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ASSET is an innovation milieu with the aim of developing and evaluating AI algorithms to assess the individual risk of developing autoimmune diseases, such as diabetes.

Goals of the Milieu

ASSET aims to contribute with a personalised prediction and prevention strategy for autoimmune diseases in the society. In particular, we will study how artificial intelligence (AI) techniques can be applied to learn from existing data to identify (I) individuals at risk of developing type 1 diabetes, and (II) individuals with upcoming/newly diagnosed type 1 diabetes that would benefit the most from precision prevention or early intervention with therapeutic approaches.

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The value of prevention

The goal of prevention is to stop disease before it harms the individual.

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Insights through AI

AI allows machines to learn from data to detect patterns and produce insights.

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Understanding complexity

Access to large amounts of data is a prerequisite to derive actionable insights.

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Ensuring the transition

The step from idea to everyday healthcare practice requires systematic changes.

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Finding the right drug

Individual risk should be associated with personalized preventive treatment.

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Closing the loop

Registries provide the ability to systematically collect sufficient data to improve treatment.

Process

The project consists of several iterative steps, including organising the data for models development, which is followed by the development and back-testing of various AI algorithms. Once those steps are completed, opportunities for patient screening will be explored. Here, we will work with principals, regulatory bodies and other relevant actors alongside medical prerequsites.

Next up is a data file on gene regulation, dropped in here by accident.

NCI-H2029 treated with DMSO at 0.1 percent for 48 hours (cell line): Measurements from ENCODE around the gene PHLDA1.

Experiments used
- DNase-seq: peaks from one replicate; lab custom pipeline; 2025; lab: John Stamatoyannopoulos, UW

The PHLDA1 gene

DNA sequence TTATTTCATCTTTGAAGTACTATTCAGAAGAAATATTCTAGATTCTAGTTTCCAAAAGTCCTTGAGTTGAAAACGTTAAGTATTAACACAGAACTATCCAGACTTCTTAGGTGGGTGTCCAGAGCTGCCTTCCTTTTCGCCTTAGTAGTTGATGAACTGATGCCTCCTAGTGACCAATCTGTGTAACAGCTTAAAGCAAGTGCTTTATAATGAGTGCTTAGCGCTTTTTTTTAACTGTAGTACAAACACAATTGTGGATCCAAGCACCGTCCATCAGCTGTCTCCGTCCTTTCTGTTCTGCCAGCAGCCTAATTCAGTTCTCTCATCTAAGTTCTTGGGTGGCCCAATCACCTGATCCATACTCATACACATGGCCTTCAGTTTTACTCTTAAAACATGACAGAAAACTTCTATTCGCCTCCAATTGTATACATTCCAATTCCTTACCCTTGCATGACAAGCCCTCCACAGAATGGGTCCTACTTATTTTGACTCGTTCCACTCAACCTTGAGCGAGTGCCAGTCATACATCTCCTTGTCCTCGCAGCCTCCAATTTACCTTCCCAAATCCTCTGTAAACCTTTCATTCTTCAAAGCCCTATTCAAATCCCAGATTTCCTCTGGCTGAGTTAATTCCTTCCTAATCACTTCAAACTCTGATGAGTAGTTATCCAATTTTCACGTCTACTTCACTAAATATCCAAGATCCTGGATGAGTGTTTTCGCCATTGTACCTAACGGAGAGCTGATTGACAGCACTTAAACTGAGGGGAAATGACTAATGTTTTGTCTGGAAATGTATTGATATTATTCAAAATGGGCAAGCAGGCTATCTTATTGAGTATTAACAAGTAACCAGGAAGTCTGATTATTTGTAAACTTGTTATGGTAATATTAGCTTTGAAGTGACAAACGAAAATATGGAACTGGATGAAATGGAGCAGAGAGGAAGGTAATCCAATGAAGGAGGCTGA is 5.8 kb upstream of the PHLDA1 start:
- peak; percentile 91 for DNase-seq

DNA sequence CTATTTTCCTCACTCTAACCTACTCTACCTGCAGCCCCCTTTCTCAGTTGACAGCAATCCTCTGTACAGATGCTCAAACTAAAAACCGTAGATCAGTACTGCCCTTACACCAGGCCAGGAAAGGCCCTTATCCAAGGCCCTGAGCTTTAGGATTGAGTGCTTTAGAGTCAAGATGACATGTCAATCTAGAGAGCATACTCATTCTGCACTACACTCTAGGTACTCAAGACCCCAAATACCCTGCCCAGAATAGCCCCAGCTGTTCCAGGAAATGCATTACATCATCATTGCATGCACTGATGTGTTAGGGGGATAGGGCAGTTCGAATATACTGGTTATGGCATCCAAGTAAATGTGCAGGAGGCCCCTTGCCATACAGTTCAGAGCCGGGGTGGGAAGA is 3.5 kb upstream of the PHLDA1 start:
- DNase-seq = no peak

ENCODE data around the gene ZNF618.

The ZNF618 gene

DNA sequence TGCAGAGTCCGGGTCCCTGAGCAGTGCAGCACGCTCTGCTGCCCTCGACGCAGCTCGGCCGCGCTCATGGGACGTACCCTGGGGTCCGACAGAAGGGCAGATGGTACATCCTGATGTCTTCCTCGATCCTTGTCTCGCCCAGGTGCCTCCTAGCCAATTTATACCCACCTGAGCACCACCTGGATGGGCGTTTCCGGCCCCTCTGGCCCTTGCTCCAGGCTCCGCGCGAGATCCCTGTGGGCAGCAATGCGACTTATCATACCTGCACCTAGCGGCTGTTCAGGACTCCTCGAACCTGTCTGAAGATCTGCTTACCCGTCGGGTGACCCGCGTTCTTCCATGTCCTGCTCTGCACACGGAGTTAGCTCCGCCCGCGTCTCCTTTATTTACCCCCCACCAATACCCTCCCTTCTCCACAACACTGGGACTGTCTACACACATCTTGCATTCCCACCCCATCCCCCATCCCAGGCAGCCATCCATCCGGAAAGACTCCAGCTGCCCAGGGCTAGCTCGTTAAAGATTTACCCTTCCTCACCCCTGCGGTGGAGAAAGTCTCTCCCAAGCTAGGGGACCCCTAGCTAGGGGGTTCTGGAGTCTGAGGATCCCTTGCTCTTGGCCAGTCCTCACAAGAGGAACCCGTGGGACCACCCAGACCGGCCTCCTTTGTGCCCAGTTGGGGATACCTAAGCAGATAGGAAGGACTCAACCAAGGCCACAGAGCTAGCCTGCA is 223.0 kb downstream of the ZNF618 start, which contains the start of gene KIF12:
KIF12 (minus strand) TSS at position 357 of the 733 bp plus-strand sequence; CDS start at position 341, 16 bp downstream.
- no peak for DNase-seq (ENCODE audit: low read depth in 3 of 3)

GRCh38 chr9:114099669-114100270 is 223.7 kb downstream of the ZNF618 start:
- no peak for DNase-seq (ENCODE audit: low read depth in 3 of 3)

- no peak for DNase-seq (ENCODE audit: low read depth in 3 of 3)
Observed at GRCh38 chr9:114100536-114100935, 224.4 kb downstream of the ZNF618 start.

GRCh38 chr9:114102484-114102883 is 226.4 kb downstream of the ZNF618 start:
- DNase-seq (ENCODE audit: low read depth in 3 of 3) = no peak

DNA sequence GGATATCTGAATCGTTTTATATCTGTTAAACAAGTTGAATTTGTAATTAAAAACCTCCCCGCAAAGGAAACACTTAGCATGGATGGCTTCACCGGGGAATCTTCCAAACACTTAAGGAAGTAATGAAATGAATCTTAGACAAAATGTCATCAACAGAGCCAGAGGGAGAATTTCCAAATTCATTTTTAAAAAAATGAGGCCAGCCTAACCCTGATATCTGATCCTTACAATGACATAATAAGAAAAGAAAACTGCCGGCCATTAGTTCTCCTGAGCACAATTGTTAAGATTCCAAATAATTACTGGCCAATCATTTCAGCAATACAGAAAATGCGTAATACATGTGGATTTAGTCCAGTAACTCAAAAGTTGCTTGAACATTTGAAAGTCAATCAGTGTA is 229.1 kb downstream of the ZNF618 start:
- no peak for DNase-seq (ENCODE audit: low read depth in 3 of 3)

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Data Collection

Data collected in the course of the TEDDY study is at the core of model development.

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Prediction & Development

Based on the available data, models are created and tested for accuracy.

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Screening

Samples are collected from a chosen population and evaluated using developed models.

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Putting it to use

Necessary approvals are pursued for use of AI in production of preventative treatments.

Perspectives

Our starting point is a health systems perspective, where we see a gap between the latest technological developments and clinical practice.

Frida Sundberg

MD PhD, Sahlgrenska University Hospital
The value of prevention

At least 45 million persons live with 1 diabetes, a disease that leads to a lifelong dependence on insulin treatment as well as a high risk of serious complications, including increased mortality and raised risks of myocardial infarction, stroke, blindness and kidney failure. The majority of costs related to diabetes is treatment and care of persons with complications.

In ASSET, we evaluate the potential to identify children with an increased risk to develop T1D and match this to treatments that can prevent the progression to overt clinical disease. If we can prevent T1D this would have a significant positive impact for the individual, their families and society as a whole.